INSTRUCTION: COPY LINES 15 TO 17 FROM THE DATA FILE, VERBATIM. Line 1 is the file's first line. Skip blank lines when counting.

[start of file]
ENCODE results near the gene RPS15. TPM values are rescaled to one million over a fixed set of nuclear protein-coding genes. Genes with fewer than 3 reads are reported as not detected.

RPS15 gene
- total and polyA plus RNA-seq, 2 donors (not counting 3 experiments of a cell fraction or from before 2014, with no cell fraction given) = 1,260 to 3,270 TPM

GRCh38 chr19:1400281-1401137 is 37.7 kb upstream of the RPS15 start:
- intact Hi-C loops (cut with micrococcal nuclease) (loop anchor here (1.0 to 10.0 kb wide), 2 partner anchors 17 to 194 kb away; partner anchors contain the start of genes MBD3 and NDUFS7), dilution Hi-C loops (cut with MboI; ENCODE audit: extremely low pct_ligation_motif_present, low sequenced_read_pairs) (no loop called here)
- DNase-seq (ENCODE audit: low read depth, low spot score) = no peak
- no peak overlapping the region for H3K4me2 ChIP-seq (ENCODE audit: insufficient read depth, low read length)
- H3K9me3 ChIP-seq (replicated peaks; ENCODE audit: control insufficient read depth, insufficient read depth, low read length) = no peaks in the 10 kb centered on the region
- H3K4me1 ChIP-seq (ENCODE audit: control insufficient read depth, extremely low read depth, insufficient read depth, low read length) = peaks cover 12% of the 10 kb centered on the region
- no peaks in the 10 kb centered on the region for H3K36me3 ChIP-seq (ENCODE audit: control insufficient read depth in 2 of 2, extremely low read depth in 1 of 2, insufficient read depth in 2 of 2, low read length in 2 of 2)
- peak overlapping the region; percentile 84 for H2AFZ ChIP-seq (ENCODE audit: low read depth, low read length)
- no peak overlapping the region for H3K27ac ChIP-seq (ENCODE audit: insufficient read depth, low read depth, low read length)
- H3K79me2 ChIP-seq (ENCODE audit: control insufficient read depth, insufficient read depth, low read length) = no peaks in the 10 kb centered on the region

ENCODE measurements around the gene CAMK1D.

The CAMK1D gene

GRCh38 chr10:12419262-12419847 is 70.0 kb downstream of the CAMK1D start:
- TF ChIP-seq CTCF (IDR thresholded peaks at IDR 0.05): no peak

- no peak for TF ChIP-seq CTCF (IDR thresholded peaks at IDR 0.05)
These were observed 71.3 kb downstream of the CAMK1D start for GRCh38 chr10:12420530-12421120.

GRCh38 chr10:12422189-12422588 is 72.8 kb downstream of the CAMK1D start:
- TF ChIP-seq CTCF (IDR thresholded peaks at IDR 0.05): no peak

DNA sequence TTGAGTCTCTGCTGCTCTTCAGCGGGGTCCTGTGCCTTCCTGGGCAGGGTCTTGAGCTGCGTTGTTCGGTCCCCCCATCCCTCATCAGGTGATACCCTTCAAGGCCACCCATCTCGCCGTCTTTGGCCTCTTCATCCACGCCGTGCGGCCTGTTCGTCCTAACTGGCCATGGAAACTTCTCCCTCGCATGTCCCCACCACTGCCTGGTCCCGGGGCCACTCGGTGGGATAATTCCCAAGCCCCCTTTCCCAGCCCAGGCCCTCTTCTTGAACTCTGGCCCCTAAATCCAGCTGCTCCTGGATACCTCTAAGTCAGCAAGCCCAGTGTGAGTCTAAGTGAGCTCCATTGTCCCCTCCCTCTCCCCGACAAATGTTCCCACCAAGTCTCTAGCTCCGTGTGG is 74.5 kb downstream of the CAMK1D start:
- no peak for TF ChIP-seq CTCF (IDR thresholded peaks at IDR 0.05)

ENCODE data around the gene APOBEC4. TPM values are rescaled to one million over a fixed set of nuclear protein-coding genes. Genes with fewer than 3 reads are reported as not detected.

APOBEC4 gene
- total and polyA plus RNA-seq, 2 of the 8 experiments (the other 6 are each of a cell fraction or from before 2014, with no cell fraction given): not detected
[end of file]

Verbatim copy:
The CAMK1D gene

GRCh38 chr10:12419262-12419847 is 70.0 kb downstream of the CAMK1D start:
- TF ChIP-seq CTCF (IDR thresholded peaks at IDR 0.05): no peak